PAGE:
Longitudinal quantitative data and serial in-depth interviews with initially high-adhering and low-adhering participants as well as participants who do not initiate PrEP will explore barriers to and promoters of PrEP uptake and adherence while informing our conceptual framework. Grounded theory methods will be used to analyse qualitative interview data. These methods lay out a systematic set of inductive procedures for developing categories of information, organising data in terms of these categories through coding, connecting the categories and deriving from these connections an empirically grounded theory. We will also use structural equation modelling to examine the associations and putative causal pathways among the hypothesised determinants of adherence as described in the conceptual framework (eg, individual level motivations such as parenthood motivation, dyadic factors such as relationship power, and community-level factors such as functional support).
Clinical outcomes relating to PrEP safety
We will describe clinical outcomes relating to the safety of PrEP use in pregnancy including pregnancy outcomes (miscarriage, stillbirth and live birth) and infant outcomes inclusive of weight, length, head circumference and any noted congenital anomalies. Incidence rates will be compared across women exposed/not exposed to TDF/FTC as PrEP and also compared with population norms.
Power and sample size considerations
We will calculate the proportion of women who initiate PrEP over a 12-month period. A target sample size of 350 women produces a 95% CI width of 9.9% when the percent of women initiating PrEP is 70% and a 95% CI width of 10.5% when the percent of women initiating PrEP is 50% (eg, 70% (95% CI 65% to 75%)), providing reasonable precision for an estimate of PrEP uptake.
Among women who initiate PrEP, we will calculate the proportion of women adherent to at least 80% of prescribed doses in the past month. For this and other binary adherence outcomes, a target sample size of 245 women initiating PrEP produces a 95% CI width of 10.4% when the percent of women who are high adherers to PrEP is 80%. For continuous adherence outcomes, this sample size produces a two-sided 95% CI with a distance from the mean to the limits that is equal to 0.126 SD when the estimated SD is 1.000.
Lost to follow-up data
Data from women lost to follow-up will be censored at last contact. In addition, to adjust for potential bias due to loss to follow-up among pregnant women, we will conduct a sensitivity analysis using the inverse probability of censoring weighting.54 55
Ethics and dissemination
This study team has considered the ethical issues in line with ICH-GCP (The International Conference on Harmonization of Technical Requirements for Registration of Pharmaceuticals for Human Use - Good Clinical Practice) guidelines. Given normative guidance for PrEP use in pregnancy in South Africa, the DSMB will review safety data including adverse infant outcomes (preterm birth (<37 weeks gestation), stillbirths, low birth weight (<2500 g) and observed congenital anomalies). Study clinicians will carefully monitor adverse events in women choosing PrEP and pregnant women at all scheduled study visits. All data on pregnancy use and TDF/FTC exposure are reported to the Antiretrovirals in Pregnancy Registry (http://www.apregistry.com/). Study results will be disseminated at national and international conferences and in peer-reviewed journals. The trial findings may also be made available to participants collectively, should participants agree.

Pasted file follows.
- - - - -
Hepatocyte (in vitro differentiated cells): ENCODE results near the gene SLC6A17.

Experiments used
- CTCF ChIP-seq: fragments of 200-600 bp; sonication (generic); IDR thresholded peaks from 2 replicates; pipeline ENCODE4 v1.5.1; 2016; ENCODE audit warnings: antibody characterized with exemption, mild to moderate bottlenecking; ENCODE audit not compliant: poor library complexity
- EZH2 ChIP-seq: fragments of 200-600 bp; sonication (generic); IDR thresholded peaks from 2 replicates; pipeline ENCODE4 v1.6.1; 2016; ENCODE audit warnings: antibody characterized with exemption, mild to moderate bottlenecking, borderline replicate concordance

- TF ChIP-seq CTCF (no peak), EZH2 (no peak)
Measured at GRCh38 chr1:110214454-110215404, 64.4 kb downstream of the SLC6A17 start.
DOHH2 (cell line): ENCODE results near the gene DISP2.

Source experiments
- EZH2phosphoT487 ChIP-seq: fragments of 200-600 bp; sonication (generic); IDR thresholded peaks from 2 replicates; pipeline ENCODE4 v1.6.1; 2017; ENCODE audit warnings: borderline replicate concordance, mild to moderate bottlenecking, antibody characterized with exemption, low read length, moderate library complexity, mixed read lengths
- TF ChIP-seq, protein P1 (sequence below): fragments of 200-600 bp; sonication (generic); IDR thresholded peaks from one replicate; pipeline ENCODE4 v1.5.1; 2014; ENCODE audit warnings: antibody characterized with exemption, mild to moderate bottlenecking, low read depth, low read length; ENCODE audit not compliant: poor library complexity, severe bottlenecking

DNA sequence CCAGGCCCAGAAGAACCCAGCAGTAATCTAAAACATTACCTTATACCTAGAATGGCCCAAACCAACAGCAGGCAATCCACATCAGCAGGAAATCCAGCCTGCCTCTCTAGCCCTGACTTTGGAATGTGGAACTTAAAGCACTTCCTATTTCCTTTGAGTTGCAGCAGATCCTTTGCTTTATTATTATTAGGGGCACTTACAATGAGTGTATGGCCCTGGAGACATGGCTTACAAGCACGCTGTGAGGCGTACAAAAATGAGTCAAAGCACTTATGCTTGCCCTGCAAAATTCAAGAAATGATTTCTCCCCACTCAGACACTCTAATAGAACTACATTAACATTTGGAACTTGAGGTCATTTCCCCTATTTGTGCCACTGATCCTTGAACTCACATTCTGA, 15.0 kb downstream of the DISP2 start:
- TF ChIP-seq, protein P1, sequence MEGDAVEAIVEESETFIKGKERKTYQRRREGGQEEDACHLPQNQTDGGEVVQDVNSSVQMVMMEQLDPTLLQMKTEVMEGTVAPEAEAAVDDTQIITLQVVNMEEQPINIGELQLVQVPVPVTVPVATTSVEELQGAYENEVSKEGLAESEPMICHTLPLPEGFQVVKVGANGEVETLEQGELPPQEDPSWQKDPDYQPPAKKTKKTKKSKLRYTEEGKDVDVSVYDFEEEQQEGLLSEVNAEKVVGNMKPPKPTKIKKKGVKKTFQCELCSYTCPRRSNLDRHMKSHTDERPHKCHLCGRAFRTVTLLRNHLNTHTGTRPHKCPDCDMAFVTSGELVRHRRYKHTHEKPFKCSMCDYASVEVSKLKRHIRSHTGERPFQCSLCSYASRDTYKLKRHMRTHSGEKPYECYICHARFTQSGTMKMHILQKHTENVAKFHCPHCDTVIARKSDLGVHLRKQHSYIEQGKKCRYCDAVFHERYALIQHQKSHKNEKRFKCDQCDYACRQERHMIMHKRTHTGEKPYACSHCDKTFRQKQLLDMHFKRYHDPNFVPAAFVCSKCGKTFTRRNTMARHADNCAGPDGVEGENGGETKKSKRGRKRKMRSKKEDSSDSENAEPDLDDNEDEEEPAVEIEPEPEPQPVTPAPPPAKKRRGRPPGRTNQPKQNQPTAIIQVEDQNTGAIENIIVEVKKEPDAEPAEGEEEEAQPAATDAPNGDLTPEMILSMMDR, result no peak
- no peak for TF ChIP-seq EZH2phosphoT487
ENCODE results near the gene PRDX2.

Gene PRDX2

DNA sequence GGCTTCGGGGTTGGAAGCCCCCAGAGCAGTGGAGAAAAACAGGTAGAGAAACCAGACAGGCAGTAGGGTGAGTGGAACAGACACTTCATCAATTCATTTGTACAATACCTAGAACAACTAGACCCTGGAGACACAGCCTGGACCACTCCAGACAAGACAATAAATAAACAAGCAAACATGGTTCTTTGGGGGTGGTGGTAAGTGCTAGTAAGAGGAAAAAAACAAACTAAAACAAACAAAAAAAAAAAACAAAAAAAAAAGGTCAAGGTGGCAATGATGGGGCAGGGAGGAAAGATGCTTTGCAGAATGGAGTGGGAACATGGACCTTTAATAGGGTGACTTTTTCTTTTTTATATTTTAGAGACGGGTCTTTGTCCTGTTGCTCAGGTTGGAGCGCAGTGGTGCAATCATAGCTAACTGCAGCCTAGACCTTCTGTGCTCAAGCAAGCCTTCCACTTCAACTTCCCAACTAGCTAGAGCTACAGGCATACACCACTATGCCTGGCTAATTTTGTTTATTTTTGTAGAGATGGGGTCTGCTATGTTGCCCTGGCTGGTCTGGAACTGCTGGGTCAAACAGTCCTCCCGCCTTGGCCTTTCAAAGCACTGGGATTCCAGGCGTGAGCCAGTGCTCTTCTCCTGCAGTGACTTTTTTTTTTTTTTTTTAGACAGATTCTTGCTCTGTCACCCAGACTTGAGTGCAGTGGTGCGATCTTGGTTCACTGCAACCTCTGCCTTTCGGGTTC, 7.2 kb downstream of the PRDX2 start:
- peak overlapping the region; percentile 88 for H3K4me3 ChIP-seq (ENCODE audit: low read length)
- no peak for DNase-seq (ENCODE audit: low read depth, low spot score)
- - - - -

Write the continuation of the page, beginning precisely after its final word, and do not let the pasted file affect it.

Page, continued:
The protocol has been approved by the Human Research Ethics Committee at the University of the Witwatersrand (Pretoria, South Africa) and the Institutional Review Board of Partners Healthcare (Boston, Massachusetts, USA). The protocol is registered with the South African Health Products Regulatory Agency (SAHPRA), MCC#20170131) and at ClinicalTrials.gov (NCT03194308).
Results will be presented to local health officials and stakeholders at meetings. Investigators will share the results at meetings and in manuscripts. De-identified quantitative data will be made available. Qualitative data will not be made available due to challenges to redacting identifiers in a potentially-stigmatised population of HIV-exposed women planning pregnancy.56 We will aim to follow STROBE guidelines in the presentation of results.
For women who cannot depend on a partner to test, initiate and adhere to ART, and suppress HIV-RNA, condomless sex puts her at risk of acquiring HIV and increases the risk of perinatal transmission to her child. This study will provide important objective information regarding women’s choices and use of PrEP and other safer conception strategies in this context. We will also collect additional safety data regarding TDF/FTC-exposed pregnancies.
The study is currently recruiting participants.
Contributors LTM: is the PI and oversees all aspects of the work; designed the safer conception counselling component and training. DRB: helped develop the idea and the original protocol. JEH and CH: supported the adherence analysis plan. JMB: provided protocol input. KW: wrote the statistical analysis plan, monitors ongoing data collection, and cleans and analyses the data for 6-monthly reports to the Data Safety Monitoring Board (DSMB). JAS, YK and MJ: are implementing the trial in South Africa. YK: drafted the protocol paper. PS: revised the draft paper. KO’N: monitors data collection and helped to develop study tools. NCW: designed the qualitative study design and supported development of the qualitative tools. CP: designed and supports implementation of the adherence counseling component.
Funding This work is supported by funding from Massachusetts General Hospital (Executive Committee on Research), the NIH (NIMHK23MH095655, NIMHR01MH108412), and the Sullivan Family Foundation. Gilead Pharmaceuticals is providing Truvada as PrEP.
Competing interests None declared.
Provenance and peer review Not commissioned; externally peer reviewed.
Patient consent for publication Not required.